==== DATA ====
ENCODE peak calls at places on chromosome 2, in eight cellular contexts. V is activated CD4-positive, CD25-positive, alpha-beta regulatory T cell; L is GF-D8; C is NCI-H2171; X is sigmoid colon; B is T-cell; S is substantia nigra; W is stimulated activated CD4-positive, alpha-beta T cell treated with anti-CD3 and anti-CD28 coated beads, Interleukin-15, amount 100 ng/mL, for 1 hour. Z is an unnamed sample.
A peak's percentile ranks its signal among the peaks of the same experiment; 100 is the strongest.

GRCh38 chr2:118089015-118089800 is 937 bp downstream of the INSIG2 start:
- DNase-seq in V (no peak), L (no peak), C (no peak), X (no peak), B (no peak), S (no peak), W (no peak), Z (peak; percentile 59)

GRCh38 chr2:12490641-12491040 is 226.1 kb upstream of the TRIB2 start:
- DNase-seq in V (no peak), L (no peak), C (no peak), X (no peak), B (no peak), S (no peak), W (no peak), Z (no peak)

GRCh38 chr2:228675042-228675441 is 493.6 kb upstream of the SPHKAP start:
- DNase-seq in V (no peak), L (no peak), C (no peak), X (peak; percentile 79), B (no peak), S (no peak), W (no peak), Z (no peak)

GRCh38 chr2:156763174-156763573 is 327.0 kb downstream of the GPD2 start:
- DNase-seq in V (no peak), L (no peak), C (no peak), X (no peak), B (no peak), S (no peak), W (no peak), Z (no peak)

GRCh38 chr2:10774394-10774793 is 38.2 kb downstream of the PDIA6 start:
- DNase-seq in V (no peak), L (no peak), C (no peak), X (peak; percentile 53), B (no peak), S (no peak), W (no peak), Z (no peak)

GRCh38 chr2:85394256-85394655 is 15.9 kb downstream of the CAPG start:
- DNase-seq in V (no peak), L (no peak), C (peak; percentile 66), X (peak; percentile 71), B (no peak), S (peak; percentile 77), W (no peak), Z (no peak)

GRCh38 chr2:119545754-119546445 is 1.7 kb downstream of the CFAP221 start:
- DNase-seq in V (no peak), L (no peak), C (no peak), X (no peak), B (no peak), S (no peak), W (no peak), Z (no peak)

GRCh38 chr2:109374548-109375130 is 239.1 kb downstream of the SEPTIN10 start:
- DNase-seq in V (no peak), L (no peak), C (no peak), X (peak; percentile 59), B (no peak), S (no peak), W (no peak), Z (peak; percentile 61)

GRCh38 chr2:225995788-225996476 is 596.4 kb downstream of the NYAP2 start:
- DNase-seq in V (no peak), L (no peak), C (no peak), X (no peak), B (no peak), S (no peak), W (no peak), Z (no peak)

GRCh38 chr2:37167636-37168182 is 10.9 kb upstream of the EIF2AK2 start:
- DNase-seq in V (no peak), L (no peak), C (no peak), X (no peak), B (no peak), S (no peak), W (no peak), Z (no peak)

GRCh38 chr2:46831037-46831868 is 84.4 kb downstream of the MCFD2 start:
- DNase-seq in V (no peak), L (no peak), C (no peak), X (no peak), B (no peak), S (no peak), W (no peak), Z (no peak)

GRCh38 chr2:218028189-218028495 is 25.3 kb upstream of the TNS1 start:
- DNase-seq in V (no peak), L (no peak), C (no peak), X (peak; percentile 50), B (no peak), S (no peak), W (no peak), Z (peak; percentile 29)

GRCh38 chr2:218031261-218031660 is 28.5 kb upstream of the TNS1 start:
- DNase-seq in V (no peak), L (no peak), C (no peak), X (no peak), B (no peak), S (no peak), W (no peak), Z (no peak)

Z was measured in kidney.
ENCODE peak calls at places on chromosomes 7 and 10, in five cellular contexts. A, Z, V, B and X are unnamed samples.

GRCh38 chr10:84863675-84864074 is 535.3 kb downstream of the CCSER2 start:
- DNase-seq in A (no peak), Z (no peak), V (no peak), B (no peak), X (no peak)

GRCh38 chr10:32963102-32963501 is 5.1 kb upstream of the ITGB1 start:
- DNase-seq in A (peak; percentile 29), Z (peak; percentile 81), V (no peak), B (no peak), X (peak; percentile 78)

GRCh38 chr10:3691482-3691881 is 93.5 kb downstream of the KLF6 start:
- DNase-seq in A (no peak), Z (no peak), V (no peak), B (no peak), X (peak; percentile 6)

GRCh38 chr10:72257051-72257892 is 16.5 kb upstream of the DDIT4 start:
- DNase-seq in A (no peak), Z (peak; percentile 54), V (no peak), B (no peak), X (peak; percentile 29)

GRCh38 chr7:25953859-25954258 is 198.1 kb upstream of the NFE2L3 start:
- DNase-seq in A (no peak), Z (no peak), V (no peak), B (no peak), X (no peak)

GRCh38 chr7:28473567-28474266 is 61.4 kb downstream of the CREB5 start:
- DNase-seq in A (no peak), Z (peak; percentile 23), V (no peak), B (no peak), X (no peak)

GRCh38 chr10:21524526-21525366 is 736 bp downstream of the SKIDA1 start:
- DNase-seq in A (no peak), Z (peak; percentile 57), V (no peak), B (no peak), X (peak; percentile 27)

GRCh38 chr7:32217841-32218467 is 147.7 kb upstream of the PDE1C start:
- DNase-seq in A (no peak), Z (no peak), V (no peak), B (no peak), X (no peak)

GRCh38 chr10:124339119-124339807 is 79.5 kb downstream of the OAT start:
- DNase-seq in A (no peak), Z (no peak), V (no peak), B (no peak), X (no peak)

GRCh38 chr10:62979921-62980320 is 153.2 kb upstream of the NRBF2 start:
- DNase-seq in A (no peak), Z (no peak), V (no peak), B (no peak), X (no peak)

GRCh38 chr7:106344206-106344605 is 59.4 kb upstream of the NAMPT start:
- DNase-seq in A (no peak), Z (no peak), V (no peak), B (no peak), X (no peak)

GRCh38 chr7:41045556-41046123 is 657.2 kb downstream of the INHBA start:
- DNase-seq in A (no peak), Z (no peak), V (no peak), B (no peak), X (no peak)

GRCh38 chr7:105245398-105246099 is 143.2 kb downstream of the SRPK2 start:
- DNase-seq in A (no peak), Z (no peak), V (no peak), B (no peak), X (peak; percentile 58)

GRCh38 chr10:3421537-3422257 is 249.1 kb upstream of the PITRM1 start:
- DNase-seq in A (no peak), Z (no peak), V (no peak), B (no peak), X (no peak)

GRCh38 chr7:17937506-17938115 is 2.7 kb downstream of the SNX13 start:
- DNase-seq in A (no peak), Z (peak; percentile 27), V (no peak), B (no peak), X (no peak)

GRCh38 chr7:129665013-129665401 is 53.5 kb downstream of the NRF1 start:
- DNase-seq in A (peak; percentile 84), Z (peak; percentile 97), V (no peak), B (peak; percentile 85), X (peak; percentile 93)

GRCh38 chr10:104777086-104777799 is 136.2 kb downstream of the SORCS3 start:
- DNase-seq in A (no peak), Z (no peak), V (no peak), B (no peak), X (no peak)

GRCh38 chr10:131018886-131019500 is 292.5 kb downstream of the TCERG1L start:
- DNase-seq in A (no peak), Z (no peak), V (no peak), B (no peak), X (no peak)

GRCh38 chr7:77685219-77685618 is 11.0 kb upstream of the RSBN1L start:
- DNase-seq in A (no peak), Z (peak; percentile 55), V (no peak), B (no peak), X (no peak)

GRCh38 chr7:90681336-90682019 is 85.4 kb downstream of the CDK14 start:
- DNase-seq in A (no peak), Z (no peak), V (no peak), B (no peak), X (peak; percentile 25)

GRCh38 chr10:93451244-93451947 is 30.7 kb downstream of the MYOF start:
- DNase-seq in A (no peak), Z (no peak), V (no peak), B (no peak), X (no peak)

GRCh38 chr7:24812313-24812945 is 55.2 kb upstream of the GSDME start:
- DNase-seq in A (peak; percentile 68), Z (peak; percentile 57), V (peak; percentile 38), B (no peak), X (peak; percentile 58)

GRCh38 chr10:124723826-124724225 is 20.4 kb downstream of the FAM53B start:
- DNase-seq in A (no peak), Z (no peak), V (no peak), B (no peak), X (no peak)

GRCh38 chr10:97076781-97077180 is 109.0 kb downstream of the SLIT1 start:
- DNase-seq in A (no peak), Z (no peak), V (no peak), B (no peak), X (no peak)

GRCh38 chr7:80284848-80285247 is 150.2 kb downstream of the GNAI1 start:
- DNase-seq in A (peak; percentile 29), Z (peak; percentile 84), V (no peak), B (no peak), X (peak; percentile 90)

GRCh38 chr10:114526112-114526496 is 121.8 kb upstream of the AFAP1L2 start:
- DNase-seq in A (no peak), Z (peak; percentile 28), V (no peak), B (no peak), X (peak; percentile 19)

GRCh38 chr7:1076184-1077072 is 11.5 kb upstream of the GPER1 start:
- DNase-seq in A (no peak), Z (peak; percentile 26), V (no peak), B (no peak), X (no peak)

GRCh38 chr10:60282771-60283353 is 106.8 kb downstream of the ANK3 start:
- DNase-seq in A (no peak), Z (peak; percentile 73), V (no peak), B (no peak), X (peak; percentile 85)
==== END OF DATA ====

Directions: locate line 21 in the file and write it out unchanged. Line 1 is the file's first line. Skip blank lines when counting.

GRCh38 chr2:37167636-37168182 is 10.9 kb upstream of the EIF2AK2 start: